Nano-structure TiO2 film coating on 316L stainless steel via sol-gel technique for blood compatibility improvement
Objective(s): Titanium oxides are known to be appropriate hemocompatible materials which are suggested as coatings for blood-contacting devices. Little is known about the influence of nanometric crystal structure, layer thickness, and semiconducting characteristics of TiO2 on blood hemostasis. Materials and Methods: Having used sol-gel dip coating method in this study, TiO2 thin films were deposited on nano-scale electro-polished stainless steel 316L with 1 to 5 nano-sized layers. Surface morphology and structure of the film were studied with X-ray diffraction and atomic force microscopy. Blood compatibility was also determined by measuring the platelet activation (CD62P expression), platelet adhesion (Scanning Electron Microscopy), and the blood clotting time on these samples. Results: The films were compact and smooth and existed mainly in the form of anatase. By increasing the number of TiO2 thin layer, clotting time greatly extended, and the population of activated platelet and P-selectine expression changed according to the surface characteristics of each layer. Conclusion: The findings revealed that stainless steel 316L coated with nano-structured TiO2 layer improved blood compatibility, in terms of both blood platelet activity and coagulation cascade, which can decrease the thrombogenicity of blood contacting devices which were made from stainless steel.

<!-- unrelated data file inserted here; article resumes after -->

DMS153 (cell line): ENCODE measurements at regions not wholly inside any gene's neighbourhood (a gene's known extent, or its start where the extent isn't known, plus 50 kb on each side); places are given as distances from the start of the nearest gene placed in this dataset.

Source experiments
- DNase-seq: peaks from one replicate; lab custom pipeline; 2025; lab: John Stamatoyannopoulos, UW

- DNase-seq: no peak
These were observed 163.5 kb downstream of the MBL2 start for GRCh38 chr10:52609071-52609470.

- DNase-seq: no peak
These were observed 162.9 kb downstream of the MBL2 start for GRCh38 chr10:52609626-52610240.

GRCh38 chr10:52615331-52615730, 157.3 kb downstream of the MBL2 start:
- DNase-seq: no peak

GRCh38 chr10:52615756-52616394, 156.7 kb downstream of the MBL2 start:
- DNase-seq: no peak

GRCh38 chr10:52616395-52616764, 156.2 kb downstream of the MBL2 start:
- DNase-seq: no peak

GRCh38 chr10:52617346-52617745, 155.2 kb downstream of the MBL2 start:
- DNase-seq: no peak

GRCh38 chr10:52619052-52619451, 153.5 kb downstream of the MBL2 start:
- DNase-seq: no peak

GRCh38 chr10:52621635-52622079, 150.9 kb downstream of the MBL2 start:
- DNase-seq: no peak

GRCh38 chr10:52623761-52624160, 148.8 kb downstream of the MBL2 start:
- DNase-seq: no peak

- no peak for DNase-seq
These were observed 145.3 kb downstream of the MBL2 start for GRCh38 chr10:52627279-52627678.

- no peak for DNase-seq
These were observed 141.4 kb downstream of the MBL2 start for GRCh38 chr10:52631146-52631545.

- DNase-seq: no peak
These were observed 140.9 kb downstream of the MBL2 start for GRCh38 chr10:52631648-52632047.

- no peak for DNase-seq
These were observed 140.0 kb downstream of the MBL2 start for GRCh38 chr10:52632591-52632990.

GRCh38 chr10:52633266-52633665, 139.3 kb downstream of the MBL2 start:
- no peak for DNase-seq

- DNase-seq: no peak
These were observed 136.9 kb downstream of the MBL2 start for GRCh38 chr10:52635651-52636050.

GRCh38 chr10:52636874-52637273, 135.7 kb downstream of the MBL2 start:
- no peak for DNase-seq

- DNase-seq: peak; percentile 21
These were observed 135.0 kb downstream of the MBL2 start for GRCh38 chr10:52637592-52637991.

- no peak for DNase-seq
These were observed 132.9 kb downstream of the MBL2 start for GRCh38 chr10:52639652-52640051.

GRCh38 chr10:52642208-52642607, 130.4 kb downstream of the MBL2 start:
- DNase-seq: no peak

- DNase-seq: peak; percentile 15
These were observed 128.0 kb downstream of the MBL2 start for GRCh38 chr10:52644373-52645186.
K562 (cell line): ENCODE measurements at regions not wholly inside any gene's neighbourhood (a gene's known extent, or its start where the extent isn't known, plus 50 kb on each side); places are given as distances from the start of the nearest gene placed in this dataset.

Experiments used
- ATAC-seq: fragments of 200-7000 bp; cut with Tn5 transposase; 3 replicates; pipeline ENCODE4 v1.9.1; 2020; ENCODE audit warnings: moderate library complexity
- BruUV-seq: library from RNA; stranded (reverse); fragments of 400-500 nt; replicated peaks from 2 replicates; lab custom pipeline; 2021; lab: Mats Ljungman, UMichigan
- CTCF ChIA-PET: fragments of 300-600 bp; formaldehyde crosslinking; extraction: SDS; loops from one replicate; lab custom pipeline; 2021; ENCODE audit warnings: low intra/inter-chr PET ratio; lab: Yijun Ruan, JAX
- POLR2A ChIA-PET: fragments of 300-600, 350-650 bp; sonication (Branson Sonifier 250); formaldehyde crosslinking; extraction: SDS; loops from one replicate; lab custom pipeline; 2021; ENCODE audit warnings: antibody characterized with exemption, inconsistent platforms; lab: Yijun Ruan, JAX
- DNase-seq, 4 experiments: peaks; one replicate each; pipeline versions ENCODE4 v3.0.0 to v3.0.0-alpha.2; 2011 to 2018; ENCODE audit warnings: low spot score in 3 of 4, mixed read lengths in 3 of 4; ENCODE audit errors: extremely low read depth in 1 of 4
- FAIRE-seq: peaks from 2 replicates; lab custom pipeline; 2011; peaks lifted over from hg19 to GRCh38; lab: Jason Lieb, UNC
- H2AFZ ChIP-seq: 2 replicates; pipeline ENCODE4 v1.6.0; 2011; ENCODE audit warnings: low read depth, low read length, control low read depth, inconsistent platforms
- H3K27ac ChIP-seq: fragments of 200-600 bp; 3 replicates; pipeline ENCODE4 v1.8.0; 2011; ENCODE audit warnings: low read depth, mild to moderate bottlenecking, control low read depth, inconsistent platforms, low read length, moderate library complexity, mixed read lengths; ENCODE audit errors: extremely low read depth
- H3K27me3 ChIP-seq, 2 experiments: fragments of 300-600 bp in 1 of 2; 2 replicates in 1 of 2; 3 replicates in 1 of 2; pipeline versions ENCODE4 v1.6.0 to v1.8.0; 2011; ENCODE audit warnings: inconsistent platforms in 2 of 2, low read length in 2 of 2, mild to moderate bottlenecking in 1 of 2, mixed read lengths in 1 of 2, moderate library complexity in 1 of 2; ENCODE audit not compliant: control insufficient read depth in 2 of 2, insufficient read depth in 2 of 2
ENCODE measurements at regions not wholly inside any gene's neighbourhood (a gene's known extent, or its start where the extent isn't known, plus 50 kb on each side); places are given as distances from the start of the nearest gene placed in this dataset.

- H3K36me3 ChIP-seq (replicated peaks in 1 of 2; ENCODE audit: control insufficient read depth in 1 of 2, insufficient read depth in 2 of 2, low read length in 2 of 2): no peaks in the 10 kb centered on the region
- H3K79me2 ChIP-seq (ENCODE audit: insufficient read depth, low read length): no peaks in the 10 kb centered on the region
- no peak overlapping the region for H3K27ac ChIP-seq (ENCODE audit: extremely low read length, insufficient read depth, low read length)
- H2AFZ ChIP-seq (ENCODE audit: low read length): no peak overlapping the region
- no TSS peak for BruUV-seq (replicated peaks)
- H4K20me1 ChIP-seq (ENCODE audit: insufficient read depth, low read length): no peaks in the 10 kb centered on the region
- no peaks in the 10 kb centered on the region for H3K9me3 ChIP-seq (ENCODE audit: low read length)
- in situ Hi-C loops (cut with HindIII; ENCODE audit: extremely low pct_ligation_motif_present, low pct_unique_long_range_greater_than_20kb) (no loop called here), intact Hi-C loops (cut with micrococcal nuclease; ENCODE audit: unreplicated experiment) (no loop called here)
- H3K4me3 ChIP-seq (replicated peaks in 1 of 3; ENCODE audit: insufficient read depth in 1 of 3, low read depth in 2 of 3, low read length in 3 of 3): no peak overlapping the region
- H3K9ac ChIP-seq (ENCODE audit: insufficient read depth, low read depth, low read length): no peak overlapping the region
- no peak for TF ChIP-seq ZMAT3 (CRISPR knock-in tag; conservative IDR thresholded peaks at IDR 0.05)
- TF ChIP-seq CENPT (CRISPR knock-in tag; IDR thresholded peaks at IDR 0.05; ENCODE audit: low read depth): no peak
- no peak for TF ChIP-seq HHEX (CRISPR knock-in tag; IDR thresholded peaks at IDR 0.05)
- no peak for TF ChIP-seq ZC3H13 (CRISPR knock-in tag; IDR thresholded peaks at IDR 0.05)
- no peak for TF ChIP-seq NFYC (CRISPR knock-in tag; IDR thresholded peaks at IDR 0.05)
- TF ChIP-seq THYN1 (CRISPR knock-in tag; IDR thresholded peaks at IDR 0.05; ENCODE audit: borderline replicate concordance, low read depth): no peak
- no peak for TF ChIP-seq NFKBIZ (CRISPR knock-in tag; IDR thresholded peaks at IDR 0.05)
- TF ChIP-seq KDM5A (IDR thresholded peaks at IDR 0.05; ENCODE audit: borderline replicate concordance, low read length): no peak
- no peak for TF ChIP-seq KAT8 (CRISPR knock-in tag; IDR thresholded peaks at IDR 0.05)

Published on: Mar 3, 2016
Transcripts - Nano-structure TiO2 film coating on 316L stainless steel via sol-gel technique for blood compatibility improvement
128 Nanomed J, Vol. 1, No. 3, Spring 2014
Received: Jun. 19, 2013; Accepted: Sep. 12, 2013
Vol. 1, No. 3, Spring 2014, page 128-136
Online ISSN 2322-5904
Nano-structure TiO2 film coating on 316L stainless steel via sol-gel
technique for blood compatibility improvement
, Seid Mohammad Hosainalipour1
, Shamsoddin Mirdamadi
, Mahnaz Aghaeipour2
Department of Materials Science and Engineering, Iran University of Science and Technology, Narmak,
Iranian Blood Transfusion Research Centre, Tehran, Iran
Objective(s): Titanium oxides are known to be appropriate hemocompatible materials which
are suggested as coatings for blood-contacting devices. Little is known about the influence of
nanometric crystal structure, layer thickness, and semiconducting characteristics of TiO2 on
Materials and Methods: Having used sol-gel dip coating method in this study, TiO2 thin
films were deposited on nano-scale electro-polished stainless steel 316L with 1 to 5 nano-
sized layers. Surface morphology and structure of the film were studied with X-ray
diffraction and atomic force microscopy. Blood compatibility was also determined by
measuring the platelet activation (CD62P expression), platelet adhesion (Scanning Electron
Microscopy), and the blood clotting time on these samples.
Results: The films were compact and smooth and existed mainly in the form of anatase. By